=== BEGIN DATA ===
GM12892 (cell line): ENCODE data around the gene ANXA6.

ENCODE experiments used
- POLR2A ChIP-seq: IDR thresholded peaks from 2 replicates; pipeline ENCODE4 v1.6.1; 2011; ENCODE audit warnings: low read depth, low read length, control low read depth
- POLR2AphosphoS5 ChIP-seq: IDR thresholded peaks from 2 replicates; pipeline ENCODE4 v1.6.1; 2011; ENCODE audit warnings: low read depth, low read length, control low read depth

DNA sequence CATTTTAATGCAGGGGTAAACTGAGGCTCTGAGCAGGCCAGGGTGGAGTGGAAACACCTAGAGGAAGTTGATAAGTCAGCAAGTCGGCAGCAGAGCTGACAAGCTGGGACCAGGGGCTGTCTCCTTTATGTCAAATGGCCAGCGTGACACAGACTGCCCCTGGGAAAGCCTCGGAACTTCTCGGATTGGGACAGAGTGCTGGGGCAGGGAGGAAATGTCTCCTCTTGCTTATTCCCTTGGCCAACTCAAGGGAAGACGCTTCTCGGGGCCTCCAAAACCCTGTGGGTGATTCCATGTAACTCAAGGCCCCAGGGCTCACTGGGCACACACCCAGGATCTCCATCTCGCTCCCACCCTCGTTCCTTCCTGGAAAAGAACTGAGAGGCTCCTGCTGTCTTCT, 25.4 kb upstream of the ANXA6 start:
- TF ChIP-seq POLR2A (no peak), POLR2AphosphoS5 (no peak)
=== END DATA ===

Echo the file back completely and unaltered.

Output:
GM12892 (cell line): ENCODE data around the gene ANXA6.

ENCODE experiments used
- POLR2A ChIP-seq: IDR thresholded peaks from 2 replicates; pipeline ENCODE4 v1.6.1; 2011; ENCODE audit warnings: low read depth, low read length, control low read depth
- POLR2AphosphoS5 ChIP-seq: IDR thresholded peaks from 2 replicates; pipeline ENCODE4 v1.6.1; 2011; ENCODE audit warnings: low read depth, low read length, control low read depth

DNA sequence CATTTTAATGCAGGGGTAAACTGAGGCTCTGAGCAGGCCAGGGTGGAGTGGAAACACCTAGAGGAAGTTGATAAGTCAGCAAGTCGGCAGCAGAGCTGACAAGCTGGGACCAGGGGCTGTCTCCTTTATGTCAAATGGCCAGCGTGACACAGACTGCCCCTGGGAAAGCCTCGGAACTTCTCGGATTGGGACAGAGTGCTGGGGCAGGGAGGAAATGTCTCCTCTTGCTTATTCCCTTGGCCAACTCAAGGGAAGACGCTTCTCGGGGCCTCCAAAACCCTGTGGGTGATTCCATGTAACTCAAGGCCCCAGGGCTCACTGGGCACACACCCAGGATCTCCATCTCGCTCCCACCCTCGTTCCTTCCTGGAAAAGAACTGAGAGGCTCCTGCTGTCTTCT, 25.4 kb upstream of the ANXA6 start:
- TF ChIP-seq POLR2A (no peak), POLR2AphosphoS5 (no peak)